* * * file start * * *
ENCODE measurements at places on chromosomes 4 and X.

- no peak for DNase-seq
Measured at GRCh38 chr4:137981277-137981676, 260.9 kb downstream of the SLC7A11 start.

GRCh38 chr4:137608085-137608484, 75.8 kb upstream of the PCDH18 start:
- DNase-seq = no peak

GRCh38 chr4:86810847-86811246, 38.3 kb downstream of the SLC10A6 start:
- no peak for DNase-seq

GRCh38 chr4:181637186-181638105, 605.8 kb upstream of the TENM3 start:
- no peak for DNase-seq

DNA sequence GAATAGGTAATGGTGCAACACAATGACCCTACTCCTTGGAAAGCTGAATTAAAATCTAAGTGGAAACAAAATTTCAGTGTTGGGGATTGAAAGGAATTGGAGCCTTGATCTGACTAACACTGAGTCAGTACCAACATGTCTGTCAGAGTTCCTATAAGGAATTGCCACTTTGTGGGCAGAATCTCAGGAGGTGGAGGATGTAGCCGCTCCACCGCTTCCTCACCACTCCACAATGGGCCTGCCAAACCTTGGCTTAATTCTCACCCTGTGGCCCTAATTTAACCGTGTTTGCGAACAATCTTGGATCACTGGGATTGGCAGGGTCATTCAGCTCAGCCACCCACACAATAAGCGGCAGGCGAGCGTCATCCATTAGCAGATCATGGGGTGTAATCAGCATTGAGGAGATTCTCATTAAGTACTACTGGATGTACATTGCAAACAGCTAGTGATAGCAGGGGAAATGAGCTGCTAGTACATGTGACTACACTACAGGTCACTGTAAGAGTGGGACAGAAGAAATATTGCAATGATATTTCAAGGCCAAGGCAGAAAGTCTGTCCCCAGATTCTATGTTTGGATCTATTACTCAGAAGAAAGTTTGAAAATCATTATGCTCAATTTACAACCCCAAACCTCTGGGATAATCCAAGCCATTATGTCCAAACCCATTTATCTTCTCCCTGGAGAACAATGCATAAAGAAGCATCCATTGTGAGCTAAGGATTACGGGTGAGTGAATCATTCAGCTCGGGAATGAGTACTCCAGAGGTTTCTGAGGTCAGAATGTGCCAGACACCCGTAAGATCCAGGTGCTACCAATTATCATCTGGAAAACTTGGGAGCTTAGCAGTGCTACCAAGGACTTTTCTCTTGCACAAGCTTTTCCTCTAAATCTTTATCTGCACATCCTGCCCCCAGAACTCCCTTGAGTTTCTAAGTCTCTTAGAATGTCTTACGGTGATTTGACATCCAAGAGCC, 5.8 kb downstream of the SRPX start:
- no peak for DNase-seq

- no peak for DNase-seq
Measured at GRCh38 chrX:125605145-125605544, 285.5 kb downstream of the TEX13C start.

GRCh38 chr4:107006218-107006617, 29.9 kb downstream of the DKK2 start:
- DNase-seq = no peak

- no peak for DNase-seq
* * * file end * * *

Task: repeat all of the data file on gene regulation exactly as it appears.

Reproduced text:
ENCODE measurements at places on chromosomes 4 and X.

- no peak for DNase-seq
Measured at GRCh38 chr4:137981277-137981676, 260.9 kb downstream of the SLC7A11 start.

GRCh38 chr4:137608085-137608484, 75.8 kb upstream of the PCDH18 start:
- DNase-seq = no peak

GRCh38 chr4:86810847-86811246, 38.3 kb downstream of the SLC10A6 start:
- no peak for DNase-seq

GRCh38 chr4:181637186-181638105, 605.8 kb upstream of the TENM3 start:
- no peak for DNase-seq

DNA sequence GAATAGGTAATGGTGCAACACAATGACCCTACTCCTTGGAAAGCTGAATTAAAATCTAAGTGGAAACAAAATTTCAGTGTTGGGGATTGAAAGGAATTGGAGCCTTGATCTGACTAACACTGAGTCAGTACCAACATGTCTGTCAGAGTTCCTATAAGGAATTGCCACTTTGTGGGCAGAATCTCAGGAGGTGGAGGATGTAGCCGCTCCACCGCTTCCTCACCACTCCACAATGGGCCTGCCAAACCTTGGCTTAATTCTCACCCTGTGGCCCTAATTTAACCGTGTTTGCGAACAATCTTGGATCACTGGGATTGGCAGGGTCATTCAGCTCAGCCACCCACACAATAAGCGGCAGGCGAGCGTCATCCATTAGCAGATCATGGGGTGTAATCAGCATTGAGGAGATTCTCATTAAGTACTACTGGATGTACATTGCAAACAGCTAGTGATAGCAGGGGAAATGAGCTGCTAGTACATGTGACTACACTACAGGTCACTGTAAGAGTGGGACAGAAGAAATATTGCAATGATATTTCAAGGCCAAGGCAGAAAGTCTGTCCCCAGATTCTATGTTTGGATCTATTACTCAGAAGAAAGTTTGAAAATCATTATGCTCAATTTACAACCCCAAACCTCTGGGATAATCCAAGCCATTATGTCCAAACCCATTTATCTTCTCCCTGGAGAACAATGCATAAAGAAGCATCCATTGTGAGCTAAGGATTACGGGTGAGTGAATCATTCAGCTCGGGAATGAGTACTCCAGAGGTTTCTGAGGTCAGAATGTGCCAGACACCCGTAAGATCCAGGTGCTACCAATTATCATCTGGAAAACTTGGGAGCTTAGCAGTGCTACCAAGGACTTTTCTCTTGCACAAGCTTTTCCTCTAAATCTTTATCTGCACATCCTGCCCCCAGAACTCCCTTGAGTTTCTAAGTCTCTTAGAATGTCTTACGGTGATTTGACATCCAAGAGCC, 5.8 kb downstream of the SRPX start:
- no peak for DNase-seq

- no peak for DNase-seq
Measured at GRCh38 chrX:125605145-125605544, 285.5 kb downstream of the TEX13C start.

GRCh38 chr4:107006218-107006617, 29.9 kb downstream of the DKK2 start:
- DNase-seq = no peak

- no peak for DNase-seq